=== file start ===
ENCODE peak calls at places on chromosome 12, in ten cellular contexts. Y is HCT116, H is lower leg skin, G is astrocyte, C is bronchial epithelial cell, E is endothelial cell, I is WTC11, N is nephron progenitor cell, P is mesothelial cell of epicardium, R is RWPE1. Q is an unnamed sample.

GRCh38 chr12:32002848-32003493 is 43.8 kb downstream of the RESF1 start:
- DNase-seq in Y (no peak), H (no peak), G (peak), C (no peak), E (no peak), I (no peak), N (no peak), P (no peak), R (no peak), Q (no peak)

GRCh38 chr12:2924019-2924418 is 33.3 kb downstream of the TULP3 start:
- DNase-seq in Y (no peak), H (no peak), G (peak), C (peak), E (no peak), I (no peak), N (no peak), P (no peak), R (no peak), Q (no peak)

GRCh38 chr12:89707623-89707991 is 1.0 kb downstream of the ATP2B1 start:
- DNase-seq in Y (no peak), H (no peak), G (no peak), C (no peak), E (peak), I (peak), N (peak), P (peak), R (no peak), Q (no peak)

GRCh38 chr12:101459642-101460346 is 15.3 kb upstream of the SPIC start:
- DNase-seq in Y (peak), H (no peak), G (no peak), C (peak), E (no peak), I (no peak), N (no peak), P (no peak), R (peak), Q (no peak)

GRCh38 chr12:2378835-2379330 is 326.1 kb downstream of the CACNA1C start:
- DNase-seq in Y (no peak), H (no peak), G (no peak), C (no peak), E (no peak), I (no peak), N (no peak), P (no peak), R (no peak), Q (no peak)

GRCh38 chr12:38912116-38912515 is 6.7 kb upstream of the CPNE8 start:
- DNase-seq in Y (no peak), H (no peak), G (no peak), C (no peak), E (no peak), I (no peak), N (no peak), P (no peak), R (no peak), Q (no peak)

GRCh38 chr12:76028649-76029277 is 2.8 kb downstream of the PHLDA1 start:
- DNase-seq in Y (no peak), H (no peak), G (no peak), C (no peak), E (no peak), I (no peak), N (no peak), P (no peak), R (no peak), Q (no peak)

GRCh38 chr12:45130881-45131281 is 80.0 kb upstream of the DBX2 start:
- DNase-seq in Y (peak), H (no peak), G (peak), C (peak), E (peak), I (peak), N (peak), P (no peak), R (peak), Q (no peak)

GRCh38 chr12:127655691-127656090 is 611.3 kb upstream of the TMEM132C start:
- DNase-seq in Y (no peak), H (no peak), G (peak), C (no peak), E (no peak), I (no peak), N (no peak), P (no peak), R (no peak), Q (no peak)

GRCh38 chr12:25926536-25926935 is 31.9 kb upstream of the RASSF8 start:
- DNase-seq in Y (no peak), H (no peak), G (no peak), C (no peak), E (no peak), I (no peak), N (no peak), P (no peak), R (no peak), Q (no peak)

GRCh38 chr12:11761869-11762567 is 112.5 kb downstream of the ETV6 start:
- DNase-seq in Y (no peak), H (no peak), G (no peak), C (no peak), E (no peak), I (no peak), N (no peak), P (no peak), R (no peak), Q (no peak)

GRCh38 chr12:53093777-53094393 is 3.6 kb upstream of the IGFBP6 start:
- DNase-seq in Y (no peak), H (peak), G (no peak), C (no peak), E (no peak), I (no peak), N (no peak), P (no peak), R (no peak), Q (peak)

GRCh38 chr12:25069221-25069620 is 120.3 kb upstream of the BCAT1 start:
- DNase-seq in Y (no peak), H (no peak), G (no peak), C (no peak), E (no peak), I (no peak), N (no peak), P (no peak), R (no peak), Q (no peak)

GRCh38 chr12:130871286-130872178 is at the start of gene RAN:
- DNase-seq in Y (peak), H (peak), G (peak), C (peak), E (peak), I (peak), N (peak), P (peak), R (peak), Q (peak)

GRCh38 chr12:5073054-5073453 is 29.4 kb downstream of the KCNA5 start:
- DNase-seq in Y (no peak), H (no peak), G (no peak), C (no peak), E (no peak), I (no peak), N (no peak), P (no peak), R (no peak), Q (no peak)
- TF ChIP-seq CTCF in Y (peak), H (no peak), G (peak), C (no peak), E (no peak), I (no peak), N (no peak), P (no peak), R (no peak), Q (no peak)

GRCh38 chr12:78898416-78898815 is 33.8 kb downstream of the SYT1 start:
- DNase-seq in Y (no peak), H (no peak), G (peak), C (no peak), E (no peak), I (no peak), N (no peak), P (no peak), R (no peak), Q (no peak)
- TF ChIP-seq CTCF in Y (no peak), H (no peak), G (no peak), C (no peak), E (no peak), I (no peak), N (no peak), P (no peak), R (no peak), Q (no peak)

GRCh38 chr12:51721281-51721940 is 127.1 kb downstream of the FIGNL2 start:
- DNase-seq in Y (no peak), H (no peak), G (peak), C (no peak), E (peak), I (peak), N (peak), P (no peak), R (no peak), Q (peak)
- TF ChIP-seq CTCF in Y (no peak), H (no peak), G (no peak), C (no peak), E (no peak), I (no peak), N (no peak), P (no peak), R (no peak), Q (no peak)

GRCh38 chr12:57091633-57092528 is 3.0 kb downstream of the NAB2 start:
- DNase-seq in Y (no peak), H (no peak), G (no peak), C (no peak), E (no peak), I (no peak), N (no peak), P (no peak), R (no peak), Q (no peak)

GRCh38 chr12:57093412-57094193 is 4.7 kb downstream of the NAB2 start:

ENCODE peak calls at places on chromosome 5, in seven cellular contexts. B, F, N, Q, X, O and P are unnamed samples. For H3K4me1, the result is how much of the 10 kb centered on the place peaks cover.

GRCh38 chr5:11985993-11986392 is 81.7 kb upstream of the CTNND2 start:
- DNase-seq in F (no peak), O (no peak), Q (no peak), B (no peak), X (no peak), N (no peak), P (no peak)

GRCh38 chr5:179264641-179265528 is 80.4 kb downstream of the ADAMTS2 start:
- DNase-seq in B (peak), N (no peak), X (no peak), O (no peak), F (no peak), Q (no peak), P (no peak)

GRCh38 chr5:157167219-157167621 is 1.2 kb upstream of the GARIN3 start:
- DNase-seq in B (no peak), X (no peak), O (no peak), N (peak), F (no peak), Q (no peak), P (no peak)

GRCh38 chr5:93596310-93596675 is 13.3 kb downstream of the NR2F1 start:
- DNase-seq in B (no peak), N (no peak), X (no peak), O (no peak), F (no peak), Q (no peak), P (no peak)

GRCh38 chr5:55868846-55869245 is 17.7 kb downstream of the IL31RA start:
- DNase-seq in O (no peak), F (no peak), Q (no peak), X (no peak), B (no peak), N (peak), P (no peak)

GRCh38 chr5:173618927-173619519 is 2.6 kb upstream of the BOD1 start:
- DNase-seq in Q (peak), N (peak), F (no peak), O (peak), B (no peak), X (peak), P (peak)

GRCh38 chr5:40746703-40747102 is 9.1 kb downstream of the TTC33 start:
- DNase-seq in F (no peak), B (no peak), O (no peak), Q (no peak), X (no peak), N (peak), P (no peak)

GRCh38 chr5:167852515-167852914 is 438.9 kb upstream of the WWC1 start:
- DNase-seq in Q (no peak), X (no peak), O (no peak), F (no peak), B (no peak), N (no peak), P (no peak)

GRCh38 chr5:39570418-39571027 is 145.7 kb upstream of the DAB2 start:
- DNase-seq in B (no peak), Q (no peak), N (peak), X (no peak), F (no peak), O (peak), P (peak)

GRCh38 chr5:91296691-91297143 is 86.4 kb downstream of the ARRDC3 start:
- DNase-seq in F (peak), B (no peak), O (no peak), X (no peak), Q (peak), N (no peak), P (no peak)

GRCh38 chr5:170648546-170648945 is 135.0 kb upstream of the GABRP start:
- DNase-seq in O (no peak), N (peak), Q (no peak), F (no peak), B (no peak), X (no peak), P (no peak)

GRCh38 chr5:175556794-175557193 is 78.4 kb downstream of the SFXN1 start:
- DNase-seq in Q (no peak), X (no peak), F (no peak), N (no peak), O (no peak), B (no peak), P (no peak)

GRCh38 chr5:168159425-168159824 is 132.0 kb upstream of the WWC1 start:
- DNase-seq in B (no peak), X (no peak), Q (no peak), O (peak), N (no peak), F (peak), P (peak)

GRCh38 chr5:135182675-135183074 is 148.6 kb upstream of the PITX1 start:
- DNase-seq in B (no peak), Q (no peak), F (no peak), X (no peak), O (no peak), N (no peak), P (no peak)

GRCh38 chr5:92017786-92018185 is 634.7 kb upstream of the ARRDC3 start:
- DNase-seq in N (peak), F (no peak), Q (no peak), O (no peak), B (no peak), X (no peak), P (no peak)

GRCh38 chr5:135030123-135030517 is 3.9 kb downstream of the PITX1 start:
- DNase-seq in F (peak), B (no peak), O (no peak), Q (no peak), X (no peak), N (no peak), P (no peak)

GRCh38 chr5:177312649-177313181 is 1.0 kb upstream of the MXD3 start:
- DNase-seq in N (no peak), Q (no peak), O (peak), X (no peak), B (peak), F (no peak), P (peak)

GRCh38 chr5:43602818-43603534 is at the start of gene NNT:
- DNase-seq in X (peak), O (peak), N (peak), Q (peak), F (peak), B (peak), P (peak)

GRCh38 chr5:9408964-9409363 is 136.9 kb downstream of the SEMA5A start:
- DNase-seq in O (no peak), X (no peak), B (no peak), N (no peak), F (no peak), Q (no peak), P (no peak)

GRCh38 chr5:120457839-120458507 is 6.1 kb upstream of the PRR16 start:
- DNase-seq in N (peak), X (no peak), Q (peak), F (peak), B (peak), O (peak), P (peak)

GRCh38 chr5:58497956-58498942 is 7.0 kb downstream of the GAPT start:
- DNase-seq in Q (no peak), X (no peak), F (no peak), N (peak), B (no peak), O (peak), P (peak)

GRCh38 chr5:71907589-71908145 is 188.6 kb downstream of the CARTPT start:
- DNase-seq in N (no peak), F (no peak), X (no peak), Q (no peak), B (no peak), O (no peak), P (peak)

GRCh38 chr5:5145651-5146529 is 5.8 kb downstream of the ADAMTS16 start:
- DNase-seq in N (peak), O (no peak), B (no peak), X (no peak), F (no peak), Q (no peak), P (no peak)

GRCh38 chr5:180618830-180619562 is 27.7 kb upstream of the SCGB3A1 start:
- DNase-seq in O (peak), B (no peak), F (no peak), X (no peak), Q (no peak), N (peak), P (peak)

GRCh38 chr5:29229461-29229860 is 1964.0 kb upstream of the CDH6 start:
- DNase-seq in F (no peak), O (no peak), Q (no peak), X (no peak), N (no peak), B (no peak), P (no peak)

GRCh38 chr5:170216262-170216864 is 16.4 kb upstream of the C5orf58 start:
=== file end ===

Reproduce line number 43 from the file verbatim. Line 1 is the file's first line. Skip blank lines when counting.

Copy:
GRCh38 chr5:11985993-11986392 is 81.7 kb upstream of the CTNND2 start: